Good morning. Here’s your Daily SITREP for Wednesday, 18 October 2023.
- READ TIME: 6 Minutes, 43 Seconds
- Inside the Beltway
- (1) Biden Summit in Jordan Canceled After Hospital Explosion
- (2) House GOP to Try Again After Failed Speaker Vote
- (3) Senate GOP to Block Israel Amb. Nom. Over Iran Ties
- Domestic INTSUM
- (4) WSJ Survey: Recession Skirted, Lower Rates in 2024
- (5) Illegal Immigrants Get Easier Path to Credit
- (6) U.S. Megabanks Post Blowout Earnings
- (7) California to Attempt Oil Industry Profit Cap
- Global SITREP
- (8) State Department Releases Travel Advisory for Lebanon
- (9) Putin in Beijing While Lavrov to North Korea
- (10) Public Furor Erupts Over Netanyahu Intelligence Failure
INSIDE THE BELTWAY
- (1) BIDEN SUMMIT IN JORDAN CANCELED AFTER HOSPITAL EXPLOSION: A diplomatic meeting between President Joe Biden, Jordanian King Abdullah II, Egyptian President el-Sisi, and Palestinian Authority President Abbas in Jordan was canceled after the parking lot of the Al-Ahli Hospital in Gaza was hit with a rocket. According to Palestinian media, hundreds were killed. However, other media reports say the number is likely in the dozens. Israel and Hamas are blaming each other for what was likely an errant Hamas rocket.
- President Biden is scheduled to arrive in Israel today, where he is expected to push Israel to exercise restraint in the coming Gaza offensive.
- The White House is preparing a $100 billion request for additional funding that will include money for Ukraine, Israel, Taiwan, and U.S. border security.
- Why It Matters: Regional actors are aligning themselves against the U.S. and Israel, and Biden’s attempt to pressure Israel on its coming offensive may be too late to stop a wider regional conflict. Media coverage, which reported that hundreds died at the Al-Ahli hospital, spurred demonstrators across the Muslim world to riot in front of U.S. embassies, and may be the casus belli for actors in the region to open new fronts against Israel. – R.C.
- (2) HOUSE GOP TO TRY AGAIN AFTER FAILED SPEAKER VOTE: House Judiciary Chair Jim Jordan (R-OH) fell short of the 217 votes needed to secure the Speakership during the first ballot yesterday. The House is scheduled to vote again today.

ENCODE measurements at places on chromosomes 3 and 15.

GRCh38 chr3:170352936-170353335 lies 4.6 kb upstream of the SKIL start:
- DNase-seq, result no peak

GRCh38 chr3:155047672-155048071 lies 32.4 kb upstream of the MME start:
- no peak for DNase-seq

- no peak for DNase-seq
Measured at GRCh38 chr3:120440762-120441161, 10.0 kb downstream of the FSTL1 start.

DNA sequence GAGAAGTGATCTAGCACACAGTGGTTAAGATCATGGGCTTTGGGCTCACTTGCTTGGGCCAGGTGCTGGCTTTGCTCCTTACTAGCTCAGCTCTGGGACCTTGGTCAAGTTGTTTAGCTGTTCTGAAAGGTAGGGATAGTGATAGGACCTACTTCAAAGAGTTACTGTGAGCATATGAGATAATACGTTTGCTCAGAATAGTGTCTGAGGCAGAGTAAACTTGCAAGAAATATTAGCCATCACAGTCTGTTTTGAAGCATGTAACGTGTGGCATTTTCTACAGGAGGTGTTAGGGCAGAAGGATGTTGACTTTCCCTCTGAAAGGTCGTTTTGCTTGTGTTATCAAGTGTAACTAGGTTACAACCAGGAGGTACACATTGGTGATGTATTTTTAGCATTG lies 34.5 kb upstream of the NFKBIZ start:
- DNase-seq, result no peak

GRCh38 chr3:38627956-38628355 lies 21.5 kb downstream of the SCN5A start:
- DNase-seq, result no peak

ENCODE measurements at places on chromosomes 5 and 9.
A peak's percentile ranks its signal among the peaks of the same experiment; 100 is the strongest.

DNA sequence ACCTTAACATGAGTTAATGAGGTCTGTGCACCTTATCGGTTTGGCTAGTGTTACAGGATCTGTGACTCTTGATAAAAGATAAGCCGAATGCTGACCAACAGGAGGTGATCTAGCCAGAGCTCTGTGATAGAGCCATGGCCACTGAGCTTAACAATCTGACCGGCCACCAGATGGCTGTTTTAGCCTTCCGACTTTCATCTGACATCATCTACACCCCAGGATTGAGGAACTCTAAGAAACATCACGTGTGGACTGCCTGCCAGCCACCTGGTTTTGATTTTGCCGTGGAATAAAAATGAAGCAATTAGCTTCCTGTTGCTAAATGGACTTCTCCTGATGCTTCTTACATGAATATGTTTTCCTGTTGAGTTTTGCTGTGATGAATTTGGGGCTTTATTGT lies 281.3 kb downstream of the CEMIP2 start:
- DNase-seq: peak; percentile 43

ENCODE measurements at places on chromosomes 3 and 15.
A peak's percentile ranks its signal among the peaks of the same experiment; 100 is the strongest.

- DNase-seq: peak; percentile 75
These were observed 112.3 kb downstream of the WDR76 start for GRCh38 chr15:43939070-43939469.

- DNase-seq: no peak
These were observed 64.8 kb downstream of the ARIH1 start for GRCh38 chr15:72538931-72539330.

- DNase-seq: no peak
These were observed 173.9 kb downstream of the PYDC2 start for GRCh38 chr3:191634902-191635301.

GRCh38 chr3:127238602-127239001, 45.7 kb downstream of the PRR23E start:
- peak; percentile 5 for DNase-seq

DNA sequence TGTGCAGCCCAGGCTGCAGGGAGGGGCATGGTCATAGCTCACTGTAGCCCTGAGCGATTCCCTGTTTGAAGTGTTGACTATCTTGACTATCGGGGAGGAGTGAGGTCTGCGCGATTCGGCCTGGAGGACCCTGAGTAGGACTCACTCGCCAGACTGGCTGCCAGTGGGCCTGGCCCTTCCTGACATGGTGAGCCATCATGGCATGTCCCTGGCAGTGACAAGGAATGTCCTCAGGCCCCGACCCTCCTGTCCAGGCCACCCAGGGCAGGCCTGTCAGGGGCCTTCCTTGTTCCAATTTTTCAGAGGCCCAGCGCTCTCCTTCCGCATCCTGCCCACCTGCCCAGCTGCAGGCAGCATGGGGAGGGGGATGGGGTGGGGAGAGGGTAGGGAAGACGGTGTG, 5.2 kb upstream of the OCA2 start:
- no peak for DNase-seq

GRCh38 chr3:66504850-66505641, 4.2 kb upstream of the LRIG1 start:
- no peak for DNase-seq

- A group of 20 Republicans including the “Cardinals” – the heads of the Appropriations subcommittees who control government spending and have clashed with Jordan in the past – voted against Jordan on the first ballot.
- Why It Matters: Jordan will likely promise “the Cardinals” that he will push through an emergency military aid package the White House is preparing in order to garner their votes. Jordan’s Speaker campaign could end if he loses the vote today. – R.C.
- (3) SENATE GOP TO BLOCK ISRAEL AMB. NOM. OVER IRAN TIES: Senator Tom Cotton (R-AR) said he will lead an effort to block the appointment of Biden nominee Jack Lew for Ambassador to Israel.
- According to a 2018 Senate report, Lew, as Treasury Secretary during the Obama administration, granted a license to and encouraged U.S. banks to convert $5.7 billion in U.S. banks to Iranian assets.
- Why It Matters: Cotton will likely use the parliamentary process other Senate Republicans have used to hold up appointments, like Senator Tommy Tuberville (R-AL), calling for a recorded vote instead of allowing unanimous consent. – R.C.
- (4) WSJ SURVEY: RECESSION SKIRTED, LOWER RATES IN 2024: The Wall Street Journal conducted its quarterly survey of business and academic economists that covered recession, interest rates, economic growth, and inflation forecasts.
- Economists lowered their average probability of a recession in the next year from 54% in July to 48% in October – the first time that recession probabilities have been below 50% since last year.
- About half of economists expect that the Federal Reserve will start cutting interest rates in the second quarter of next year.